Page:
I’ve wanted to do a Wisdom of Sci-Fi post about Ann Leckie’s Ancillary Justice trilogy for some time now. I absolutely love these books, and I’ve been telling every complete stranger I meet to go read them. These books are full of so much wisdom.
But they’re not easy to quote. For these Sci-Fi Wisdom posts, I really like to have a nice, pithy quote. Something that really brings an important idea into focus. That’s kind of hard to do with the Ancillary series. I feel like you have to be immersed in the politics and culture and language of that universe before the truly poignant moments start to make sense.
However, I did find a quote in Ancillary Mercy (book three of the series) that does a decent job summing up what this series is all about:
How can there be any benefit at all? She tells herself that, you know, that all of it is ultimately for the benefit of humanity, that everyone has their place, their part of the plan, and sometimes some individuals just have to suffer for that greater benefit. But it’s easy to tell yourself that, isn’t it, when you’re never the one on the receiving end.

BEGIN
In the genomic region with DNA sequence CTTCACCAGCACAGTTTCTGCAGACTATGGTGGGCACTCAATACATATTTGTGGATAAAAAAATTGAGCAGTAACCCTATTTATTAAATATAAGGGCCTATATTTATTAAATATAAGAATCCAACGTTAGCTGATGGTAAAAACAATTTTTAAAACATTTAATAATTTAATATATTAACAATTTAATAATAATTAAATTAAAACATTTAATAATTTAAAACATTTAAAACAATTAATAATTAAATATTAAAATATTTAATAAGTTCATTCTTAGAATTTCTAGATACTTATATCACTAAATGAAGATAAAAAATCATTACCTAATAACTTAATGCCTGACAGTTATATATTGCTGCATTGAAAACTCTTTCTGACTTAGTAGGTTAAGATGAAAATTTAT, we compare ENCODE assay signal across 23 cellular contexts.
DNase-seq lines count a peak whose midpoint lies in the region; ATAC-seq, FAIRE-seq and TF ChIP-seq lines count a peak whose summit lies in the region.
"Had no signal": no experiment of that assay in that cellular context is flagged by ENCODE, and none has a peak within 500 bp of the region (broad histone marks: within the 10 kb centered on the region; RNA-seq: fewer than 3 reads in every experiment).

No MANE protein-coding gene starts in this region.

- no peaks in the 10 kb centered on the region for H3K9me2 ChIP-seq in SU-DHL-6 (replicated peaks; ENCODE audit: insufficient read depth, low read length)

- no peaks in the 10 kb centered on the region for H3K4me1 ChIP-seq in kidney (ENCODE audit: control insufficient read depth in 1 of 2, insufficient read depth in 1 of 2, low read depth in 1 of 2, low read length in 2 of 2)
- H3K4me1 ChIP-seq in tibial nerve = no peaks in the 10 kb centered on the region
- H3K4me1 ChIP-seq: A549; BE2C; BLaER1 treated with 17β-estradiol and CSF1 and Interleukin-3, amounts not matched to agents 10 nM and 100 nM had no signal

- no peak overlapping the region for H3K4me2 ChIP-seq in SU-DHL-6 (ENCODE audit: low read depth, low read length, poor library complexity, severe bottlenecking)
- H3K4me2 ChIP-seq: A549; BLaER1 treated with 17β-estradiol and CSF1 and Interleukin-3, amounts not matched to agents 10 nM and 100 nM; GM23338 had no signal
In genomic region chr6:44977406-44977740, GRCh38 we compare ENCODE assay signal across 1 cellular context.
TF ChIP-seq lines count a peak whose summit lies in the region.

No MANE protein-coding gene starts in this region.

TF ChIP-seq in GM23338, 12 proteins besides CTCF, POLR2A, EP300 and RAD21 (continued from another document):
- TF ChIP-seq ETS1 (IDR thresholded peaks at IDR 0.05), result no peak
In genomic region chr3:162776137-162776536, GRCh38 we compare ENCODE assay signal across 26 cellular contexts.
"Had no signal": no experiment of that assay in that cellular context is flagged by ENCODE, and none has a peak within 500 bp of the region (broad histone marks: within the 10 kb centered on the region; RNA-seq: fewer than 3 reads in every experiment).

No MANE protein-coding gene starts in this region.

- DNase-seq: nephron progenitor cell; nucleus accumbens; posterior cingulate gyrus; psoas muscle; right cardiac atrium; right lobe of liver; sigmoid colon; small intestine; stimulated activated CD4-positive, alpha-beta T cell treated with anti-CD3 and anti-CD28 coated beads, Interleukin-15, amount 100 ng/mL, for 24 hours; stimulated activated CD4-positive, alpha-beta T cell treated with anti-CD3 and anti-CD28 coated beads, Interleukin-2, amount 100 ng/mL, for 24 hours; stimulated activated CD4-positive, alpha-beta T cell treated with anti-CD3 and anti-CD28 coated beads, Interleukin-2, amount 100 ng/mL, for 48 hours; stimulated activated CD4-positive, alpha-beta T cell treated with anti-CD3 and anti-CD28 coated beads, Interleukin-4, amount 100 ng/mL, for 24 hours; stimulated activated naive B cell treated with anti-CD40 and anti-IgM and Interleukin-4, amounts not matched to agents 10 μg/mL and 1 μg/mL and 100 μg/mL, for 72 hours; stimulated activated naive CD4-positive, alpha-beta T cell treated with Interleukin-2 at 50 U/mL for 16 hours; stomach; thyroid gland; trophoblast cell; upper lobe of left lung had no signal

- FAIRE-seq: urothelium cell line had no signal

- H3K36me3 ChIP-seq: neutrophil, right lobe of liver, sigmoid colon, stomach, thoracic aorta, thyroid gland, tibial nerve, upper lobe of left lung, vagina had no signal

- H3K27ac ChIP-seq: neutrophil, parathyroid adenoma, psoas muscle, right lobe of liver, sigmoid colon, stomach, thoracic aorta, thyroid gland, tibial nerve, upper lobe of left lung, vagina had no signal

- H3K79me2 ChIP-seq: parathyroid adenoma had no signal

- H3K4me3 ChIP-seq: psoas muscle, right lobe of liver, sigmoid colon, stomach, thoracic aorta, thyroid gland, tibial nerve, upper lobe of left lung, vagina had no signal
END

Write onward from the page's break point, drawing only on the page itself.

The “she” referred to here is Anaander Mianaai, the ruler of the great and powerful space empire in which these stories are set. Through the course of the series, we’ve either heard about or witnessed the many things Mianaai and her empire have done for the alleged benefit of humanity.
I guess you could say Mianaai has a “the ends justify the means” philosophy. It’s easy to fall into that mode of thinking, even when you’re not the ruler of a vast space empire. Who doesn’t want to fight for the benefit of their family, friends, co-workers, etc…. These are worthy causes. The benefit of humanity is a worthy cause. But when you accept that the ends justify the means, when you really start to believe that, then maybe all you’re doing is making excuses. Maybe you’re just telling yourself you’re doing what’s right, even though you know you’re doing what’s wrong, and you’re desperately trying to ignore the full consequences of your actions.
Something to think about, at least, and to be on guard against in yourself and others.
P.S.: And seriously, if you haven’t read Ancillary Justice, I highly recommend it. It’s the best book I’ve come across in many, many years.